Optimism seen as U.S. agriculture heads to 2022
Fox discussed his prospects at Extension of Oklahoma State University 2021 Rural Economic Outlook Conference in October, where he addressed the long-term effects of the COVID-19 pandemic, shrinking workforce, impacts of drought on livestock supply, the concentration of packers, the profitability of poultry, the political opinions he has seen emerge from Washington DC and more.
“Overall commodity prices are doing quite well, especially grains and especially cotton,” Fox said. “Cattle prices could be a little better, but they’re not terrible. The most obvious challenges are some key risks on the farm inputs side.”
Among the challenges listed by Fox:
- There are going to be shortages of chemicals and fertilizers due to plant closures and logistical issues.
- Fertilizer prices are going to be higher the rest of this year and through 2022.
- Supply chain issues will continue to plague producers for the foreseeable future.
“Repair parts for tractors, equipment blades, forage chippers, pesticides and herbicides; you name it, there are going to be delays and shortages, ”Fox said. “As a former dairy farmer, I can attest that a producer can have big problems if a piece of equipment breaks down. To combat this, keep more spare parts on hand, if possible, and stick to a well-designed maintenance schedule. ”
OSU Extension Area Farm Economics Specialist Trent Milacek agrees with Fox and recommends Oklahoma growers take whatever steps they can to ensure they have a plan in place for several months. or more to mitigate the negative effects of potential challenges.
“Buy your fertilizer supplies, even if you have to keep them in a shed,” Milacek said. “Take advantage of the current good crop prices; futures contract, look at futures prices, lock in what you can. There is not much that an individual producer can do about the details of the current trade negotiations, but producers must be careful and manage the fallout and associated effects as best they can.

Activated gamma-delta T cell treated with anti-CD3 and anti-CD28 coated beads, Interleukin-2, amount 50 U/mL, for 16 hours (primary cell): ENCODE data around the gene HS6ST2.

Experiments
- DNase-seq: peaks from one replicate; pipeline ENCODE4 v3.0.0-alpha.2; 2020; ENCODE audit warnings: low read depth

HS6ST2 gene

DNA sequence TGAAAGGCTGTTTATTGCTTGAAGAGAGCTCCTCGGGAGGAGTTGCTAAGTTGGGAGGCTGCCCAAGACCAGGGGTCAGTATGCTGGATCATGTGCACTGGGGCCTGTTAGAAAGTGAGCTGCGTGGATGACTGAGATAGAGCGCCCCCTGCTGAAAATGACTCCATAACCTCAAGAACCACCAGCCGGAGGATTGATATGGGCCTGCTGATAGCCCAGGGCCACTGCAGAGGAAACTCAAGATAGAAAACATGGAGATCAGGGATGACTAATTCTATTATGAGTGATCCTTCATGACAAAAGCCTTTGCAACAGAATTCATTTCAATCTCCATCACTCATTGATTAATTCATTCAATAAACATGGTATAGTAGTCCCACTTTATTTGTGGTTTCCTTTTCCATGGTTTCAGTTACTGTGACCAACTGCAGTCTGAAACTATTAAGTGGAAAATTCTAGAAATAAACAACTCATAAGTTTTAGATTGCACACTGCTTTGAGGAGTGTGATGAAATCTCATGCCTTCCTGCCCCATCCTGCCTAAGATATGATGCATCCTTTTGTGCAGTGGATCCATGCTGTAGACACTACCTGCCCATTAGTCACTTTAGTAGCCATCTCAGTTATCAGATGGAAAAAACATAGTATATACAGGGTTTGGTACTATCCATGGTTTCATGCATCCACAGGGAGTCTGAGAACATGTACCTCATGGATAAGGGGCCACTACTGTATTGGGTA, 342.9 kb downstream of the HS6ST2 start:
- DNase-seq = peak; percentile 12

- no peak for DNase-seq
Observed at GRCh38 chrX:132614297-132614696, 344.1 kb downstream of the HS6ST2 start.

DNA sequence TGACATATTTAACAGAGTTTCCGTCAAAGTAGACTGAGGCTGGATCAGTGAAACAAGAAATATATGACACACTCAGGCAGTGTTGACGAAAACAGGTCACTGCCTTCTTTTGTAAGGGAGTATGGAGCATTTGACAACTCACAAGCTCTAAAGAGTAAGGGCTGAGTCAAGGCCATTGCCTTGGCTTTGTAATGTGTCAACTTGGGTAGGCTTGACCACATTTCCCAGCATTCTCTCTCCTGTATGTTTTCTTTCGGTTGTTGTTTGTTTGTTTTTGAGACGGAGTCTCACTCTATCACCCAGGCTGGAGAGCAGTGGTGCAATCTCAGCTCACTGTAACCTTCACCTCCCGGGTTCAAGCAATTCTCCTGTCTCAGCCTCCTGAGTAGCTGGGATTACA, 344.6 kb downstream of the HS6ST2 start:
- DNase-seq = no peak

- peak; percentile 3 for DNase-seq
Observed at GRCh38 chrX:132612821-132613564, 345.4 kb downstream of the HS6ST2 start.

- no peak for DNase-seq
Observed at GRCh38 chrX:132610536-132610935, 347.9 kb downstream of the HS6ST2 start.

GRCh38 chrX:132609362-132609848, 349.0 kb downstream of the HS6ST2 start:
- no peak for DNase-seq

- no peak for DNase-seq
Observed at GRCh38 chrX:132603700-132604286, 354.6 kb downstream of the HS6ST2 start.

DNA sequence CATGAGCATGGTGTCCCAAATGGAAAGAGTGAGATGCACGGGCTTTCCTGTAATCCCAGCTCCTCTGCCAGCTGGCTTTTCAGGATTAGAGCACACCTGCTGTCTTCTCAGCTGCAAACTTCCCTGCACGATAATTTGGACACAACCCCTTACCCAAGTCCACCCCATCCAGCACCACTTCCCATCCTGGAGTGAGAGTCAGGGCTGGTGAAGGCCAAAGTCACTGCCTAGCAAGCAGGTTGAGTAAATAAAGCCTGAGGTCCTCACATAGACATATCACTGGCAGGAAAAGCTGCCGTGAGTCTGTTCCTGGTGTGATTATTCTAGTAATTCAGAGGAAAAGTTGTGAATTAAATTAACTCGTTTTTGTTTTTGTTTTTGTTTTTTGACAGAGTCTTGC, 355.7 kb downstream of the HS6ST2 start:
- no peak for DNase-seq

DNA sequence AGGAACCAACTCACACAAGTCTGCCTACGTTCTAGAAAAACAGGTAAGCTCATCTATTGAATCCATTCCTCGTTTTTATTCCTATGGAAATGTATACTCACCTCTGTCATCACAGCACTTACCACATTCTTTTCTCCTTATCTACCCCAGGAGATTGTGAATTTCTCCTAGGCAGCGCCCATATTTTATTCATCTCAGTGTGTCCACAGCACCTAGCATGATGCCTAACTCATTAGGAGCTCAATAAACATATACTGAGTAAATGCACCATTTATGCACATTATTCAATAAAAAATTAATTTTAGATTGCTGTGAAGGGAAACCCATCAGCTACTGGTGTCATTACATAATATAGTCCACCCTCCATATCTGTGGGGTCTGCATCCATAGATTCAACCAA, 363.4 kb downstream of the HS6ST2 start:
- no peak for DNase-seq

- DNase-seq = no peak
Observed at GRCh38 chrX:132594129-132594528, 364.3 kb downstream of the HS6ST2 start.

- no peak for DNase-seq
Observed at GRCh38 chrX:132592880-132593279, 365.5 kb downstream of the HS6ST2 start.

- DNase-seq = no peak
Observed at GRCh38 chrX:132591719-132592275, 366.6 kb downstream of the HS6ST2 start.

The ongoing trade negotiations between the United States and China could be particularly important. The current Phase 1 agreement expires at the end of this year. Most analysts agree that US agriculture has done well overall. Unfortunately, other segments of the US economy have not.
“Producers and agribusiness leaders need to watch what happens with the upcoming negotiations as America tries to get something better on all levels,” Fox said. “There is going to be a lot of pressure from various industries on negotiators. ”
Protein production is expected to do well in 2022. The world is demanding access to more meat – beef, chicken, pork, Fox recently told the farm television program. SUNRISE.
“The United States is the most efficient meat producer in the world,” he said. “As long as we have a level playing field, there should be strong international markets for American meat, although some types are more popular than others in specific countries, as always.”
On the home front, most beef cattle will need additional feed in addition to hay this winter. The amount and type of supplement depends on the type and amount of hay available. Crop and feed prices are significantly higher this year, in part due to the export-oriented corn market. Current corn prices in the southern Great Plains are 40 to 50% higher than the same time last year.
“Hay prices in Oklahoma are up 23.5% year-over-year and 10.6% in Texas compared to the same period last year,” said Derrell Peel, hay specialist. livestock marketing at OSU Extension. “Increasing feed costs have negatively affected feedlots for several months. The impacts will increase as cow-calf and feeder producers face additional feed and supplement needs this winter. Plan for these needs now.
OSU Extension recommends that producers start the process by increasing their awareness of the nutritional needs of cattle according to the stages of production. Analysis and weighing of hay will help determine the nutritional contribution of hay to meeting livestock needs, and careful feeding of hay can help reduce waste and increase reserves.
In terms of overall earnings projections for farms and ranches, commodity prices will be high, but most industry analysts, including Fox, don’t expect producers and agro-dealers. -industrials are bearing the brunt of the cost increases this year. On the contrary, the increases will be felt the hardest on income generated by crops and livestock next year.